Politics

South Africans vote in most competitive election since end of apartheid

Voter dissatisfaction over high rates of unemployment and crime, frequent power blackouts and corruption in party ranks lies behind the ANC's gradual fall from grace

South Africans began voting on Wednesday in the most competitive election since the end of apartheid, with opinion polls suggesting the African National Congress (ANC) will lose its parliamentary majority after 30 years in government.

Polling stations opened at or shortly after 7 a.m. (0500 GMT), with voters queuing at some locations including Hitekani Primary School in the vast township of Soweto near Johannesburg, where President Cyril Ramaphosa was expected to vote later.

 

Security guard Shivambu Yuza Patric, 48, came straight to the polling station after working a night shift. He said he had not voted in the previous election because he had lost faith in the ANC, but he was hopeful this election would bring change.

“They do nothing for the people,” he said of the ANC. He said he would decide at the last minute who to vote for but was leaning towards small opposition party ActionSA.

Then led by Nelson Mandela, the ANC swept to power in South Africa’s first multi-racial election in 1994 and has won a majority in national elections held every five years since then, though its share of the vote has gradually declined.

If it falls short of 50% this time, the ANC will have to make a deal with one or more smaller parties to govern – uncharted and potentially choppy waters for a young democracy that has so far been utterly dominated by a single party.

However, the ANC is still on course to win the largest share of the vote, meaning that its leader Ramaphosa is likely to remain in office, unless he faces an internal challenge if the party’s performance is worse than expected.

Voter dissatisfaction over high rates of unemployment and crime, frequent power blackouts and corruption in party ranks lies behind the ANC’s gradual fall from grace.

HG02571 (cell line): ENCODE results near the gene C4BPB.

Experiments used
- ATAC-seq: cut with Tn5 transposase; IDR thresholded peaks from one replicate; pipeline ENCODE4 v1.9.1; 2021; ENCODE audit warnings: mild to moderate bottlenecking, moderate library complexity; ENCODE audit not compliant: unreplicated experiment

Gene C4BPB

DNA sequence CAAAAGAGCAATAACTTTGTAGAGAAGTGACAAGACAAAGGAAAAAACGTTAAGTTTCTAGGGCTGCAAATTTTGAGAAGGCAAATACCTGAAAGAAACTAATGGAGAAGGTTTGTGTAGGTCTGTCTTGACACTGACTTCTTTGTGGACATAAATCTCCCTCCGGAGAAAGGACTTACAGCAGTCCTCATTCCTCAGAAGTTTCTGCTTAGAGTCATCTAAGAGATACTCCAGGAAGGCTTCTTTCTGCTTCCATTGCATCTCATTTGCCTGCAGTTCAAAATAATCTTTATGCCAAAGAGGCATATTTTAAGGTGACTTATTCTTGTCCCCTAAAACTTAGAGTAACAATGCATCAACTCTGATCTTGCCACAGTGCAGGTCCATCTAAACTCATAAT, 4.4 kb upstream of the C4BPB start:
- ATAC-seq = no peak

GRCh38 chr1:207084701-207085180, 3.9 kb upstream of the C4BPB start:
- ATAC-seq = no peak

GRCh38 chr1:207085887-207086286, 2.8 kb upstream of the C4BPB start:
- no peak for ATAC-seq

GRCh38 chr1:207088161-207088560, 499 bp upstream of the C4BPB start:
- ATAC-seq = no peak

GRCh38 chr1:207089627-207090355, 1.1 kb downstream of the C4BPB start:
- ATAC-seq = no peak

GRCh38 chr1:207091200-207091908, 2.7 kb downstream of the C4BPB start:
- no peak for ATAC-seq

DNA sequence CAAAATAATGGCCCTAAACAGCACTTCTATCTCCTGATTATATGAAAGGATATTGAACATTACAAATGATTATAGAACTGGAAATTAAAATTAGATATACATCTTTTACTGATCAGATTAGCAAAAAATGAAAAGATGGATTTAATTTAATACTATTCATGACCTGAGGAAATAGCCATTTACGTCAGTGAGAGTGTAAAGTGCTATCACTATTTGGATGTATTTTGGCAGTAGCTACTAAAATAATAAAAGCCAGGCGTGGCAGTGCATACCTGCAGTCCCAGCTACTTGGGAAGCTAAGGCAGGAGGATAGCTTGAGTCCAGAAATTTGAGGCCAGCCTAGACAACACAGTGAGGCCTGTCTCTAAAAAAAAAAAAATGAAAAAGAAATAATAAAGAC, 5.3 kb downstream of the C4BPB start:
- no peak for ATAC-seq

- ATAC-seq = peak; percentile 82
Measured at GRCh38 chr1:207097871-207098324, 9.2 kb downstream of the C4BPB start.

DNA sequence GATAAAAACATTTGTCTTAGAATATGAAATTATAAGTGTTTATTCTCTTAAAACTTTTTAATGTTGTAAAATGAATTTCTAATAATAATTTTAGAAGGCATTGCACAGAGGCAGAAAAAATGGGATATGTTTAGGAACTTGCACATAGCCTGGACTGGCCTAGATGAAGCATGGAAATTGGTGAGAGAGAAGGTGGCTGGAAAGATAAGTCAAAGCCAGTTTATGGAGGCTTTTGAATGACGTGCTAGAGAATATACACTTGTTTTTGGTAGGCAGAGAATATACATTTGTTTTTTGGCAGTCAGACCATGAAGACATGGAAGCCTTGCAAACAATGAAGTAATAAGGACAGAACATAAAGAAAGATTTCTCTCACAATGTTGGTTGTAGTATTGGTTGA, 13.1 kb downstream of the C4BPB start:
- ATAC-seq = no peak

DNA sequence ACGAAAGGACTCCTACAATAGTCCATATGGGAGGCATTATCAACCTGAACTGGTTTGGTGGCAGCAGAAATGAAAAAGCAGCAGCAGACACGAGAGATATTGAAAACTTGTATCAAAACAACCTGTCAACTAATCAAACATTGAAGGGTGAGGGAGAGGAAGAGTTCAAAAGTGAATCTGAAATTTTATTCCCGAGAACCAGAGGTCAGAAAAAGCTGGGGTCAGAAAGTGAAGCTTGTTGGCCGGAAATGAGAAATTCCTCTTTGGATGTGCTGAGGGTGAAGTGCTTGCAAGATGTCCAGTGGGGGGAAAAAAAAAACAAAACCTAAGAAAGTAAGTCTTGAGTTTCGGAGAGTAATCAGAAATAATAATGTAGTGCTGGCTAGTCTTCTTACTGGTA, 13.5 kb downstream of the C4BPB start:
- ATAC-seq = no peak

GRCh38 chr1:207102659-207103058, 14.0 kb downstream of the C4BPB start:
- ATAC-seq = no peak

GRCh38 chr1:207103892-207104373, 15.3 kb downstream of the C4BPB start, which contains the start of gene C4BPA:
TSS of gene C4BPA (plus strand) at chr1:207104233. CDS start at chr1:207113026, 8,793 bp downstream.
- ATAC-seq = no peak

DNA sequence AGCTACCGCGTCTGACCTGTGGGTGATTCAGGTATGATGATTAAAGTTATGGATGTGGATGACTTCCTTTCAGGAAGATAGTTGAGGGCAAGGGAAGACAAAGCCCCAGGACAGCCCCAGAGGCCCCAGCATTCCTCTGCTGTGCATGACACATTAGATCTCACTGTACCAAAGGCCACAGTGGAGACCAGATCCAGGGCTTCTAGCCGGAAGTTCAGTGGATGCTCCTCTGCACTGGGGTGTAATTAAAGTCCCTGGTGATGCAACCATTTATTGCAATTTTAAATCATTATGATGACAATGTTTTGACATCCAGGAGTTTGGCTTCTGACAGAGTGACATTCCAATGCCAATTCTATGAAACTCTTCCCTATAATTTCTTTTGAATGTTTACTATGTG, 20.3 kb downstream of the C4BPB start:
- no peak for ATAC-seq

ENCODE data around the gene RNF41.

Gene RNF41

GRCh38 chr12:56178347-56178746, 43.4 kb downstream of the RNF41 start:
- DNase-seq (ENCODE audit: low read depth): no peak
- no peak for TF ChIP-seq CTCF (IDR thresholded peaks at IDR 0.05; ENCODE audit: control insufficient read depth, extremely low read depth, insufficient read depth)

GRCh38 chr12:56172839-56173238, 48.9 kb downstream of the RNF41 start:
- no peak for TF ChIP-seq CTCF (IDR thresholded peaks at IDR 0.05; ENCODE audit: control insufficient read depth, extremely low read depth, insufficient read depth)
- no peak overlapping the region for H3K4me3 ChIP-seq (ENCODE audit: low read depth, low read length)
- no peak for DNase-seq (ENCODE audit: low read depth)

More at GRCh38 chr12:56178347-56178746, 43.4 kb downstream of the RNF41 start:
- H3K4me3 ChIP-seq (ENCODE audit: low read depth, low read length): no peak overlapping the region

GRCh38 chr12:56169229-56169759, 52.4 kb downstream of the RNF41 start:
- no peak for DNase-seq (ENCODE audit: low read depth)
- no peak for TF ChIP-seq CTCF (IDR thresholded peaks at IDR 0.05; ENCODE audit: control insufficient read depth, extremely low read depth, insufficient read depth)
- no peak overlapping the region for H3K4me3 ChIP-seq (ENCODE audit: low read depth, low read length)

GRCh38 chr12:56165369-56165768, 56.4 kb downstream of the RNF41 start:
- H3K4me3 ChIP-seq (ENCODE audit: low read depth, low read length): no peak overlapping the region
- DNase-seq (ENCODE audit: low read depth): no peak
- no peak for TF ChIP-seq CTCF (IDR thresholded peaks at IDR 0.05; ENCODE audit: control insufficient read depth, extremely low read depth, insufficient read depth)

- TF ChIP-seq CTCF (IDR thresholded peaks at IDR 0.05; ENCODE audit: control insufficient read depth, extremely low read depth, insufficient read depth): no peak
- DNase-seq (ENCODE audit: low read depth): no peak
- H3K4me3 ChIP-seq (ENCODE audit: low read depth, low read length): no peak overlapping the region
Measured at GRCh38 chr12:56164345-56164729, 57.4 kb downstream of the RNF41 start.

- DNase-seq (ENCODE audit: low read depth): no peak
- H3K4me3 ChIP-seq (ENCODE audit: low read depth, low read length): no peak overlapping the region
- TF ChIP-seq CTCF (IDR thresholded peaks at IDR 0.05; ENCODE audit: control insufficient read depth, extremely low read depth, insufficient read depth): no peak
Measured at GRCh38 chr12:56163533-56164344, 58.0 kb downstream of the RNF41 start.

‘FRESH MINDS’

“I voted for the EFF and that’s because I need fresh minds in parliament,” said Andrew Mathabatha, 40, a self-employed engineer, who arrived early to vote at the Midrand High School in a northern suburb of Johannesburg.

He was referring to the Economic Freedom Fighters, a party founded by Julius Malema, a firebrand former leader of the ANC’s youth wing. It wants to nationalise mines and banks and seize land from white farmers to address racial and economic disparities.

“I feel like the current government is slow in terms of implementing certain things and I just think that it’s time for a different way of thinking and doing things,” Mathabatha said.

More than 27 million South Africans are registered to vote at more than 23,000 polling stations that will be open until 9 p.m. (1900 GMT).

Voters will elect provincial assemblies in each of the country’s nine provinces, and a new national parliament which will then choose the next president.

Among opposition parties vying for power is the pro-business Democratic Alliance, which won the second-largest vote share in 2019 and has formed an alliance with several smaller parties to try to broaden its appeal.

Former president Jacob Zuma is backing a new party called uMkhonto we Sizwe (MK), named after the ANC’s former armed wing. Zuma, who was forced to quit as president in 2018 after a string of scandals, has enduring influence, particularly in his home province of KwaZulu-Natal.

The election commission is expected to start releasing partial results within hours of polling stations closing. The commission has seven days to announce final results but at the last election – also held on a Wednesday – it did so on a Saturday.

 

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Source
Reuters
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